Introduction: Congenital Zika virus syndrome is a distinct pattern of birth defects in fetuses infected by the Zika virus. It presents a broad clinical spectrum that includes occurrences of microcephaly, hypertonia, dysphagia, hyperexcitability, seizures, and arthrogryposis. Imaging findings show neuronal migration disorders.
Methodology: Case reports have suggested that arthrogryposis has a neurogenic cause. We analyzed needle electromyography and nerve conduction examinations on 77 patients aged 2-24 months presenting highly probable congenital Zika virus syndrome, with or without arthrogryposis.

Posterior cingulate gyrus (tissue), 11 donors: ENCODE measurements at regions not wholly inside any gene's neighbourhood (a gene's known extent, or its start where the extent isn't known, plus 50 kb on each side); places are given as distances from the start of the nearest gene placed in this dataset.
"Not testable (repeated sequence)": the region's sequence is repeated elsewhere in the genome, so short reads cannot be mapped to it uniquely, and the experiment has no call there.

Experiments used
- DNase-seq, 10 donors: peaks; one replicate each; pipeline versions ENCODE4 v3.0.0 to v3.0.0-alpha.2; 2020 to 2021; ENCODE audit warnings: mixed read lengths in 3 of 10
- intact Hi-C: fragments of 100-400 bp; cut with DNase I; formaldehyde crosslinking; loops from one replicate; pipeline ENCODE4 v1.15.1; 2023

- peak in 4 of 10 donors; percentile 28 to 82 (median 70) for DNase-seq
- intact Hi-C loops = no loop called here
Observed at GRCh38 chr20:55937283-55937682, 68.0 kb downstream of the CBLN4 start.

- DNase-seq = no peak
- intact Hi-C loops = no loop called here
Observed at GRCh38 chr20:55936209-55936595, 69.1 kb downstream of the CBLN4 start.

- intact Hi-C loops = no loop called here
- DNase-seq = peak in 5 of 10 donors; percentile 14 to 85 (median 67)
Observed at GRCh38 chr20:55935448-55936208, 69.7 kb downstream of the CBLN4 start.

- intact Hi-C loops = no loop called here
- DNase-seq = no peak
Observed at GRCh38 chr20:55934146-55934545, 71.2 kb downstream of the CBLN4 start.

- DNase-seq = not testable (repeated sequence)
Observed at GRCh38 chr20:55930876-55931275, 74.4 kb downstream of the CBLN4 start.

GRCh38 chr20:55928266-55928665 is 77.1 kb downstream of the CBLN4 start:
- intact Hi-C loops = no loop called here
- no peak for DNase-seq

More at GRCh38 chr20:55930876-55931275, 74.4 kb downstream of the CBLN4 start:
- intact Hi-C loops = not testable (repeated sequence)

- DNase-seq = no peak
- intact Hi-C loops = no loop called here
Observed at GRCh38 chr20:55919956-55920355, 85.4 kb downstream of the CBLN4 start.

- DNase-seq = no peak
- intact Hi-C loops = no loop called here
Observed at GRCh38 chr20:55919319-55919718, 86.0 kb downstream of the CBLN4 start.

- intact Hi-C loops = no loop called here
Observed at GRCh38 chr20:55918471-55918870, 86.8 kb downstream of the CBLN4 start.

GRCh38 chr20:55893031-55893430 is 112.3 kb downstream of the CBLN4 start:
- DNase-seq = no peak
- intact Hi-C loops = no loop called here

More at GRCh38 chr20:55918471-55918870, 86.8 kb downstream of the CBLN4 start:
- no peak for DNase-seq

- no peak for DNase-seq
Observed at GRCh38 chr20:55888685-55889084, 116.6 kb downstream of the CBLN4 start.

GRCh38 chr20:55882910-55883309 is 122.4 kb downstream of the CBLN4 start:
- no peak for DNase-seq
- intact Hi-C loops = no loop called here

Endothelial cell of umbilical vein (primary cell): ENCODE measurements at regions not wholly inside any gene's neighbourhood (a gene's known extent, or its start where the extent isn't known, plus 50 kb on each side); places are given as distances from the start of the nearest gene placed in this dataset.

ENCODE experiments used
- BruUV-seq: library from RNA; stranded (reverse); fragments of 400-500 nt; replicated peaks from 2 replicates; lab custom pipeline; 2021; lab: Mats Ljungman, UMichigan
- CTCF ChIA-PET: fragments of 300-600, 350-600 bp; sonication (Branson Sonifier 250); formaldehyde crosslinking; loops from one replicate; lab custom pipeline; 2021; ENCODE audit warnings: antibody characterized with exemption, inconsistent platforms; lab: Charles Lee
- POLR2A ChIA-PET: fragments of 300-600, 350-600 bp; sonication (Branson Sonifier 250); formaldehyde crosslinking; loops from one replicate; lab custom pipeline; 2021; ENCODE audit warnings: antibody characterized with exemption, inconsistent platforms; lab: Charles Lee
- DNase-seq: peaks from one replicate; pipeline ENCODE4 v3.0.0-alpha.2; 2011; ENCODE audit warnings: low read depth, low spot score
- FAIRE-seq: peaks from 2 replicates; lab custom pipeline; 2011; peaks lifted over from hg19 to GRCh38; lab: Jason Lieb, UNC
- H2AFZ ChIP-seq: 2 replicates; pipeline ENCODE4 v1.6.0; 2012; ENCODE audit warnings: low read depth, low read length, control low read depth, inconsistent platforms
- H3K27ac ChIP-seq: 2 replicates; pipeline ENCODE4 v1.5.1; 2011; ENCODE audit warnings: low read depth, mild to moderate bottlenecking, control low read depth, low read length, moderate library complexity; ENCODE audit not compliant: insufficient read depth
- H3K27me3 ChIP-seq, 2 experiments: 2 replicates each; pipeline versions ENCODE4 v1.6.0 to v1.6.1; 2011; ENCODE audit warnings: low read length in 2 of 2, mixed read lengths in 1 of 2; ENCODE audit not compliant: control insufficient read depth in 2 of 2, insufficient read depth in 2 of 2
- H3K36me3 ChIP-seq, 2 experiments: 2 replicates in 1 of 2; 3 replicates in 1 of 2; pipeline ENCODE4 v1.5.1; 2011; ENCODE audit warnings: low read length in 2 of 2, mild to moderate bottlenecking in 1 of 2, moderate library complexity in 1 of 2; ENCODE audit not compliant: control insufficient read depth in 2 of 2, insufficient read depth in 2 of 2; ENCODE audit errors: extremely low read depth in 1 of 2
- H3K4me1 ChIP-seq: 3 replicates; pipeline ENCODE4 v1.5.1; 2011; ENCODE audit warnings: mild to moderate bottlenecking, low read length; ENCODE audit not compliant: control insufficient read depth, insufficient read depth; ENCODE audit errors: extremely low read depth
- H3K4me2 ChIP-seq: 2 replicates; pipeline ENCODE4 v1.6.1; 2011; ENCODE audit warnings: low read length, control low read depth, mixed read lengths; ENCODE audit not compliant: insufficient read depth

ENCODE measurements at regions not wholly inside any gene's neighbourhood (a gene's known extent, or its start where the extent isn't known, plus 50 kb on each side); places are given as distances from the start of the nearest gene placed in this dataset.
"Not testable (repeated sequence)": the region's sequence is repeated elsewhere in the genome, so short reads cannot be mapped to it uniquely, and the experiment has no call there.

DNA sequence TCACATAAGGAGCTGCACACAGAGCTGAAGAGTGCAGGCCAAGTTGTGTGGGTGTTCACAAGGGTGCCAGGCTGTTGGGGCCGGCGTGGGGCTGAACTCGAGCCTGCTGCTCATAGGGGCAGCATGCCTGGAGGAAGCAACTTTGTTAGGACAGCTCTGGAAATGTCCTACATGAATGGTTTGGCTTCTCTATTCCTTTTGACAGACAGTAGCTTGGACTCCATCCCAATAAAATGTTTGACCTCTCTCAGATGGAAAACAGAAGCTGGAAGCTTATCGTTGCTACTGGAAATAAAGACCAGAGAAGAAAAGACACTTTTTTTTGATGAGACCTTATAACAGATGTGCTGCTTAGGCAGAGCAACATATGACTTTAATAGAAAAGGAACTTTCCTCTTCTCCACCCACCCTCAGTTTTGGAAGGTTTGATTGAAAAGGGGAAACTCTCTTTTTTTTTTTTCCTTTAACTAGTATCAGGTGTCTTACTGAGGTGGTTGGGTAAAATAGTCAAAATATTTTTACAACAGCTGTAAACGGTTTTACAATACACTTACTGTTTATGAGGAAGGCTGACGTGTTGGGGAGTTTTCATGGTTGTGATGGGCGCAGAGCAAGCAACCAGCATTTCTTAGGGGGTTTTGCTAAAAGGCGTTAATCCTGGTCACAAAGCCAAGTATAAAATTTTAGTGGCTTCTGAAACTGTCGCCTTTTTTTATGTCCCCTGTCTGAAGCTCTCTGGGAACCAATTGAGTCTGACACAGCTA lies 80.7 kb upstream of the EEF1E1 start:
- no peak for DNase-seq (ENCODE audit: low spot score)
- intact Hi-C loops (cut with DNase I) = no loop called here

Results: All those with arthrogryposis presented with chronic muscle denervation in the electromyography examination. Similarly, children with single or reversible joint abnormalities at birth showed the same findings. Denervation in the paravertebral musculature was found in all of the children with diaphragmatic paralysis or thoracic deformities.
Conclusions: We propose that congenital contractures associated with congenital Zika virus syndrome are caused by the malformation of upper and lower motor neurons during embryogenesis.
Copyright © 2021 by the American Clinical Neurophysiology Society.